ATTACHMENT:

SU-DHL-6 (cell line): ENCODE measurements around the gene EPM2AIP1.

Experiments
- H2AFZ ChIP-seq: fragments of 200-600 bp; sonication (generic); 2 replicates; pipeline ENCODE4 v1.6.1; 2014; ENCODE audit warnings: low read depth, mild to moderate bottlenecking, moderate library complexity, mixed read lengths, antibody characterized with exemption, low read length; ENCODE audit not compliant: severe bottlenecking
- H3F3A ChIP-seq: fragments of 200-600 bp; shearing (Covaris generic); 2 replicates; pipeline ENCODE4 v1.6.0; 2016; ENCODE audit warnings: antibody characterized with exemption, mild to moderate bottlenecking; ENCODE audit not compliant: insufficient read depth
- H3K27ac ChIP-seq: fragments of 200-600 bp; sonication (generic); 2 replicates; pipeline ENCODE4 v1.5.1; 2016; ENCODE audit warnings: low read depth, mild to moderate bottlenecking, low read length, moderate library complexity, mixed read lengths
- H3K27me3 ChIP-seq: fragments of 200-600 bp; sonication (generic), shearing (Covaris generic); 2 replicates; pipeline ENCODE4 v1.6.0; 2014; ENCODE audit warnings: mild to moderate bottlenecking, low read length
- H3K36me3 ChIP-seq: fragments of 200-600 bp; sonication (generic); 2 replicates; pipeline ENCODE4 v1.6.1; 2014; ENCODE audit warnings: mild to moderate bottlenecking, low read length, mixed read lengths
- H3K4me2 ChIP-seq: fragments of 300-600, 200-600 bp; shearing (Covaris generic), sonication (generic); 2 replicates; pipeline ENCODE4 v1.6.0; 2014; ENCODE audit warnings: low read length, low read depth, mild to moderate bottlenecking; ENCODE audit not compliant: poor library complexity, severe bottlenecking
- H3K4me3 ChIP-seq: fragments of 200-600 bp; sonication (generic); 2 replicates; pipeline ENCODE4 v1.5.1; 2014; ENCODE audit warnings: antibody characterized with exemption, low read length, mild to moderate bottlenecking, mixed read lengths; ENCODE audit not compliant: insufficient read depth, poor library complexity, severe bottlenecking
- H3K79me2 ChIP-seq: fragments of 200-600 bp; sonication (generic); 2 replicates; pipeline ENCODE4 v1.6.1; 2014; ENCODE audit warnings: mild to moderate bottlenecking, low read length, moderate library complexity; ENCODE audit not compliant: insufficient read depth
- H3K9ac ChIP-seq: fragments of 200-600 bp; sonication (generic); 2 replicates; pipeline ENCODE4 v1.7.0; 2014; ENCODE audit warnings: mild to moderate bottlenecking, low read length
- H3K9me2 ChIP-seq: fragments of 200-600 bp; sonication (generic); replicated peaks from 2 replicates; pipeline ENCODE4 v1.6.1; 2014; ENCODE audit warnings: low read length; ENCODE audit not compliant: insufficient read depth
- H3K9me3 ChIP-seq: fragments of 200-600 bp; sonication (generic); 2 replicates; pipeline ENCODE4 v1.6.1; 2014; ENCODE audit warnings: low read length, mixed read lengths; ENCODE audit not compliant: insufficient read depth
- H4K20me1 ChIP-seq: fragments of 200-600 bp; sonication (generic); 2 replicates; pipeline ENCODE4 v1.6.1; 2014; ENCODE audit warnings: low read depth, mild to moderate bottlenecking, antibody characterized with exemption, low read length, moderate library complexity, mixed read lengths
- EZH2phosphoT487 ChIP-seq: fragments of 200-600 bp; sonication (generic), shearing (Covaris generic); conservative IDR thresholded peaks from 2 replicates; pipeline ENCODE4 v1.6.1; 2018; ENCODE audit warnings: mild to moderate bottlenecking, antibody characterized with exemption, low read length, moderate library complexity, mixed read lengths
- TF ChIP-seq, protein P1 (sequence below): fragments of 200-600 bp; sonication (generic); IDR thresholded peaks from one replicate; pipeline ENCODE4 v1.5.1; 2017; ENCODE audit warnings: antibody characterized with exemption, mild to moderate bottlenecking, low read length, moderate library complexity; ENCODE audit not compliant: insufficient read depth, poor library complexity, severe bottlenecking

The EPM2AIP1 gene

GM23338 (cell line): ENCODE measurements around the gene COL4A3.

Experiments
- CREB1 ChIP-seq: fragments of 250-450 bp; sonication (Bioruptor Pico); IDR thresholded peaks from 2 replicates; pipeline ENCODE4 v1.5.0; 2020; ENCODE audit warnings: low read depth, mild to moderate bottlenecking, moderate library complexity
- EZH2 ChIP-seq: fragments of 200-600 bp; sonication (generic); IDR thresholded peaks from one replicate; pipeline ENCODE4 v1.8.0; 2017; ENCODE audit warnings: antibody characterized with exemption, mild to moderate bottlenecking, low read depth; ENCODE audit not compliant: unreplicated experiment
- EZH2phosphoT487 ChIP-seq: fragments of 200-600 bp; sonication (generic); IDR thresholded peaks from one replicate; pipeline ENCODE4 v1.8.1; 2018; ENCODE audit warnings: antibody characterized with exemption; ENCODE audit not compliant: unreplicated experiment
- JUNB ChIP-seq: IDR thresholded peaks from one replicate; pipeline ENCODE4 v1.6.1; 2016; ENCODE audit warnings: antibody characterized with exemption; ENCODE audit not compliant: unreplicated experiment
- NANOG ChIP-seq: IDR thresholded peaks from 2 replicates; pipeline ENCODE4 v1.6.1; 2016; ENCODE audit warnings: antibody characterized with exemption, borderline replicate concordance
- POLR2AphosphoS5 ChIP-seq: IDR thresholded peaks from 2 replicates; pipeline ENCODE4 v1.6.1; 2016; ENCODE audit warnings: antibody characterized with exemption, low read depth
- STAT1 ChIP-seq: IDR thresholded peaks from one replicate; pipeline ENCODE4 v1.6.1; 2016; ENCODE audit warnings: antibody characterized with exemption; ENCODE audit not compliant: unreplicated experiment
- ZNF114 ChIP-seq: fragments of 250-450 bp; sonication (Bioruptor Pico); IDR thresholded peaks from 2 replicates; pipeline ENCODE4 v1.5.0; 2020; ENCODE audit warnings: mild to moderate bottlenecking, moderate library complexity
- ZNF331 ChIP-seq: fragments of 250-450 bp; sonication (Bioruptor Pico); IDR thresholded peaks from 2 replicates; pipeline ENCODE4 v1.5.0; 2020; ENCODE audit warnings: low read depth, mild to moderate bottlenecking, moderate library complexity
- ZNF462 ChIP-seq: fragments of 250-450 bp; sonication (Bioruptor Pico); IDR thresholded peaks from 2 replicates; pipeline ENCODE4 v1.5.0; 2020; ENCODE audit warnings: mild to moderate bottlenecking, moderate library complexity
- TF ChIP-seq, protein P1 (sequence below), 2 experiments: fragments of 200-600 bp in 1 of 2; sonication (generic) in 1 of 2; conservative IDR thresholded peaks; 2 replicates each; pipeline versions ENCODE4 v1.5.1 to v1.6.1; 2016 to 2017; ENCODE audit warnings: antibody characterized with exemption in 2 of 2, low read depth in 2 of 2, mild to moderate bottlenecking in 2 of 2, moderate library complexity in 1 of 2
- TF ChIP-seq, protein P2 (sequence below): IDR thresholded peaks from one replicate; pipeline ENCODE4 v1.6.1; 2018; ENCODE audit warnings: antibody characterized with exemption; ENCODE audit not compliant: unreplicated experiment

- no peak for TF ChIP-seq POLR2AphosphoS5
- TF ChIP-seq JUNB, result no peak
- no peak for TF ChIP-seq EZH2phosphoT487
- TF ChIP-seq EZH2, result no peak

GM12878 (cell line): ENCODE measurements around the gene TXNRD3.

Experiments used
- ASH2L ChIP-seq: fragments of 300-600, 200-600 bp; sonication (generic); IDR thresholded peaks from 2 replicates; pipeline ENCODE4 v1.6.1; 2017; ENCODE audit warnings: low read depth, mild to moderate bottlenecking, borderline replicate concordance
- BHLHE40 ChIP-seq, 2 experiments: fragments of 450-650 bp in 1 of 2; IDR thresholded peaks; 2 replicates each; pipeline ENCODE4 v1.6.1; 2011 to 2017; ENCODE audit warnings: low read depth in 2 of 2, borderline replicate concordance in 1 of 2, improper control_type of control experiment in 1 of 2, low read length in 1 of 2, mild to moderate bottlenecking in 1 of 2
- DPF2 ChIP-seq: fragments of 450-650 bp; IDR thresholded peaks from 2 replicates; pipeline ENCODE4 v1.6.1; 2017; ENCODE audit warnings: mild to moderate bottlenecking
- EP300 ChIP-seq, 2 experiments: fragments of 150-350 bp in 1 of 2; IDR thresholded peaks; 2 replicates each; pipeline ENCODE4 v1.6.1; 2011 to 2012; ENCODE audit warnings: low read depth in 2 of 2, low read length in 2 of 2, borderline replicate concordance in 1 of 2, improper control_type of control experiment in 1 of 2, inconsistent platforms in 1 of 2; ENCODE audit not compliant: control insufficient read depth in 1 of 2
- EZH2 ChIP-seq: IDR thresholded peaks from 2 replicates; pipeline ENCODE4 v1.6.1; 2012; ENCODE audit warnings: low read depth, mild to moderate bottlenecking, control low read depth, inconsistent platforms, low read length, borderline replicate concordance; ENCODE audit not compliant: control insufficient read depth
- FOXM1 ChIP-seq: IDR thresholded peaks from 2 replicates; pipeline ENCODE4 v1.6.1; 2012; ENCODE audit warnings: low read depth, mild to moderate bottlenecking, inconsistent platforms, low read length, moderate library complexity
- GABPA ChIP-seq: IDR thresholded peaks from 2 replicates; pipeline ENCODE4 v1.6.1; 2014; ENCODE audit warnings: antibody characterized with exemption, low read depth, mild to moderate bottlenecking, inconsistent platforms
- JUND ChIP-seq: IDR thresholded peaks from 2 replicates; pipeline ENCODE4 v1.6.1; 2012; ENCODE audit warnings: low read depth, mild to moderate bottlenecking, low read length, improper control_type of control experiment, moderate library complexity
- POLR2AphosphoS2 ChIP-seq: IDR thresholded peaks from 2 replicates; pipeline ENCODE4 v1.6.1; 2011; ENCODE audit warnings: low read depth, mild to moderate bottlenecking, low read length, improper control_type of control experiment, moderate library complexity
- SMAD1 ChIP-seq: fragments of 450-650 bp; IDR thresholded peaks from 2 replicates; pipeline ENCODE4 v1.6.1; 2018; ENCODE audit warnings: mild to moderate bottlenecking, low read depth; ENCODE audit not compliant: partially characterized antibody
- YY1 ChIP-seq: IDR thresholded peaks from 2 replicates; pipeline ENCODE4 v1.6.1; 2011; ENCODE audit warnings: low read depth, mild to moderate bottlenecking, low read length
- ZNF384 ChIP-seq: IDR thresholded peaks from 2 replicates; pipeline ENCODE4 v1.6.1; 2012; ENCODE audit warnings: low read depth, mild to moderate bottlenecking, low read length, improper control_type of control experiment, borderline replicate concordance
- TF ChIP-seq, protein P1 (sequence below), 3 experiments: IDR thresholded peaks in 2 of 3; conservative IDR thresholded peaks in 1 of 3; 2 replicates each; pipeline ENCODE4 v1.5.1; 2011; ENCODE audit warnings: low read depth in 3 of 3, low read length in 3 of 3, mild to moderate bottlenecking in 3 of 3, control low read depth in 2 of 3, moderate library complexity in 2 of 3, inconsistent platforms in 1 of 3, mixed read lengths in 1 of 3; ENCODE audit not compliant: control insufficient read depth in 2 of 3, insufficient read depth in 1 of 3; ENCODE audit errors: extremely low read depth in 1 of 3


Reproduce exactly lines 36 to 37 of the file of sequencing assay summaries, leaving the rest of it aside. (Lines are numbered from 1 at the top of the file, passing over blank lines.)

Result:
GM12878 (cell line): ENCODE measurements around the gene TXNRD3.

Experiments used